The first is Bti, a bacterium that kills black fly and mosquito larvae when ingested, and is used in horse troughs and bird baths. It comes in granular or briquette formulations that last for seven up to 30 days.

But there is a catch — Bti is effective up until the mosquito larva stops feeding, towards the end of the 4th instar. Once the larva reaches the 4th instar, it stops feeding, which means it would not ingest the treated water.

Another option is methoprene, which is an insect growth regulator (IGR). Although IGRs don’t kill mosquitoes immediately, they prevent them from becoming functioning adults. Methoprene, like BTI, is also available in granules or briquettes that last anywhere from 30 to 150 days for a larger briquette.

If you’re in the process of inspecting and treating potential water sources, and you want to check if one does, in fact, house container mosquito larvae before you treat it, Connelly has a quick and easy method.

“One of the ways we go about finding larvae in some of these habitats is to take a turkey baster, a very inexpensive tool, and just suck the water up from an area like this, squirt it into something with a white bottom like a white pan,” she said. “If you see your little wigglers in there then it’s a source that hopefully you can do something about.”

Step 4: Adulticiding

Targeting adult container mosquitoes is a particularly challenging process because of their cryptic habitats, said Connelly.

“They’re resting under vegetation in people’s backyards and it’s really hard to get a space spray in an area where you’re going to impact these mosquitoes,” she said.

Although the results aren’t guaranteed, some pest control professionals and homeowners use a barrier spray on their vegetation.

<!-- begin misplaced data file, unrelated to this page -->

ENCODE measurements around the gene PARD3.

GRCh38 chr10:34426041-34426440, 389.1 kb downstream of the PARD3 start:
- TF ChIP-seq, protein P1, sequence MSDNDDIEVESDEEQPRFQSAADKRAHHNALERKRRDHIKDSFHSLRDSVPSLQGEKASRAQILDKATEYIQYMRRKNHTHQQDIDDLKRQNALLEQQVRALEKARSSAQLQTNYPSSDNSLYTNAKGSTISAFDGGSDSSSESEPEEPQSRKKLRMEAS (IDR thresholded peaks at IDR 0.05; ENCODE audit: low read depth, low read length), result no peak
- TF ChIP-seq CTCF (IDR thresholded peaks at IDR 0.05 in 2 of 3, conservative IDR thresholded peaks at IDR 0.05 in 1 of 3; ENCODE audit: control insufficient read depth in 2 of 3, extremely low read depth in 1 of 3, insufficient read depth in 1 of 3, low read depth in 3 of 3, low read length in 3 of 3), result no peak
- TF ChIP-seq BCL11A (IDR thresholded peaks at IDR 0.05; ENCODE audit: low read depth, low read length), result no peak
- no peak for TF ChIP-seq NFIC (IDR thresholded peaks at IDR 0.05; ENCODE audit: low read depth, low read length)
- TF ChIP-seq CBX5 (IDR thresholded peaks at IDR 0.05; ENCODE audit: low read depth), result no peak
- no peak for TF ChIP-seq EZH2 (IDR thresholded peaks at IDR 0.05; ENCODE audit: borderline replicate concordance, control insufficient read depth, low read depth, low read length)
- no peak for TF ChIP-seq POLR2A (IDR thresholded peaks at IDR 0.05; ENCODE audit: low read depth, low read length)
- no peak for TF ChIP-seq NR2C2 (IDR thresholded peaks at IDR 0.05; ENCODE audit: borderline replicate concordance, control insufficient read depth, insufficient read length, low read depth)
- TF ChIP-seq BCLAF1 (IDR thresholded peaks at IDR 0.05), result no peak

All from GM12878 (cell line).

“The idea is when the mosquito lands on the treated vegetation it will come into contact with this product and it will kill the mosquito or they’ll transfer it to a new larva cycle and they won’t have any offspring,” Connelly said.

Another challenge is that mosquitoes can become resistant to the pyrethroids in these adulticides, like many have in central Florida and the Florida Keys, according to Connelly. “This is something I would use as a last resort; you really want to try and target those earlier stages to prevent them from ever becoming adults,” she said.

Step 5: Surveillance

According to Connelly, surveillance is the step that ties it all together.

“This is really the underlying technique for everything we’ve been talking about,” she said. “If you’re going to apply some treatment you want to make sure the mosquitoes are there so you can look in the containers and look for larvae.”

Connelly suggests putting out a cup of water with a popsicle stick inside at the base of a tree. Check back every couple of days to see if there are eggs stuck along the water line of the stick or cup to get an idea of how many mosquitoes are even out there.

“You can also do this after a treatment to see if the treatment is actually working. Are you reducing the number of eggs in that area?” she said. “Just don’t forget about it because then it can become a source.”

The author is a Cleveland-based freelancer and can be contacted at lstraub@gie.net

April 2018
Explore the April 2018 Issue

Check out more from this issue and find you next story to read.

Share This Content